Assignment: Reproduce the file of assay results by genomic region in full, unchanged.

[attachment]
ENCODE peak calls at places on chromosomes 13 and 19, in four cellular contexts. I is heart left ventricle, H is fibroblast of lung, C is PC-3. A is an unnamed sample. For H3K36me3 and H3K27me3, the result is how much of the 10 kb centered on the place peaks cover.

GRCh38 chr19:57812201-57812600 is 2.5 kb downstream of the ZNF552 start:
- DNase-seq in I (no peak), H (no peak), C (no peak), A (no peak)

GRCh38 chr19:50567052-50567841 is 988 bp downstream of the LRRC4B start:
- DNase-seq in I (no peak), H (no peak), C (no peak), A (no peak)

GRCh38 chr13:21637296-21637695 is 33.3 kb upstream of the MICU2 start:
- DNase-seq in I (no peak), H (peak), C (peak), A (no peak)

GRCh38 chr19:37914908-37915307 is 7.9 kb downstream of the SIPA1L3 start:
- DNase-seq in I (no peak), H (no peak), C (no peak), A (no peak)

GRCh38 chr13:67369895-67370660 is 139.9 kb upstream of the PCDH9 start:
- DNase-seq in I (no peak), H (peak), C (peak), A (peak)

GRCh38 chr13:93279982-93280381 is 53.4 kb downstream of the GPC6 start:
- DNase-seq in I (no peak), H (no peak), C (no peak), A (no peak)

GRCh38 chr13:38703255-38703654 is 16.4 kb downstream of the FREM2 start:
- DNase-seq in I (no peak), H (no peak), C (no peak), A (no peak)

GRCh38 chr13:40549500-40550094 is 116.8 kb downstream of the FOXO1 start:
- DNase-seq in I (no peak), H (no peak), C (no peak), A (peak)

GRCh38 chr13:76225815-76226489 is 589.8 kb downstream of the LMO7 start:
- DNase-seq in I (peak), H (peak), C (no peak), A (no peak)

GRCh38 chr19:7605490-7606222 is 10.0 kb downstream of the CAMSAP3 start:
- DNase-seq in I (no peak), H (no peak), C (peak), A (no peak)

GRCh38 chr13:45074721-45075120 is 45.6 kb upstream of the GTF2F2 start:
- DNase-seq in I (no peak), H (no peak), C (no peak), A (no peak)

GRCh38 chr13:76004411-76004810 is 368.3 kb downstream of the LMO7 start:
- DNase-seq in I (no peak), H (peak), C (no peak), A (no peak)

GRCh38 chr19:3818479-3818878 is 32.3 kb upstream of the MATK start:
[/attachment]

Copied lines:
ENCODE peak calls at places on chromosomes 13 and 19, in four cellular contexts. I is heart left ventricle, H is fibroblast of lung, C is PC-3. A is an unnamed sample. For H3K36me3 and H3K27me3, the result is how much of the 10 kb centered on the place peaks cover.

GRCh38 chr19:57812201-57812600 is 2.5 kb downstream of the ZNF552 start:
- DNase-seq in I (no peak), H (no peak), C (no peak), A (no peak)

GRCh38 chr19:50567052-50567841 is 988 bp downstream of the LRRC4B start:
- DNase-seq in I (no peak), H (no peak), C (no peak), A (no peak)

GRCh38 chr13:21637296-21637695 is 33.3 kb upstream of the MICU2 start:
- DNase-seq in I (no peak), H (peak), C (peak), A (no peak)

GRCh38 chr19:37914908-37915307 is 7.9 kb downstream of the SIPA1L3 start:
- DNase-seq in I (no peak), H (no peak), C (no peak), A (no peak)

GRCh38 chr13:67369895-67370660 is 139.9 kb upstream of the PCDH9 start:
- DNase-seq in I (no peak), H (peak), C (peak), A (peak)

GRCh38 chr13:93279982-93280381 is 53.4 kb downstream of the GPC6 start:
- DNase-seq in I (no peak), H (no peak), C (no peak), A (no peak)

GRCh38 chr13:38703255-38703654 is 16.4 kb downstream of the FREM2 start:
- DNase-seq in I (no peak), H (no peak), C (no peak), A (no peak)

GRCh38 chr13:40549500-40550094 is 116.8 kb downstream of the FOXO1 start:
- DNase-seq in I (no peak), H (no peak), C (no peak), A (peak)

GRCh38 chr13:76225815-76226489 is 589.8 kb downstream of the LMO7 start:
- DNase-seq in I (peak), H (peak), C (no peak), A (no peak)

GRCh38 chr19:7605490-7606222 is 10.0 kb downstream of the CAMSAP3 start:
- DNase-seq in I (no peak), H (no peak), C (peak), A (no peak)

GRCh38 chr13:45074721-45075120 is 45.6 kb upstream of the GTF2F2 start:
- DNase-seq in I (no peak), H (no peak), C (no peak), A (no peak)

GRCh38 chr13:76004411-76004810 is 368.3 kb downstream of the LMO7 start:
- DNase-seq in I (no peak), H (peak), C (no peak), A (no peak)

GRCh38 chr19:3818479-3818878 is 32.3 kb upstream of the MATK start: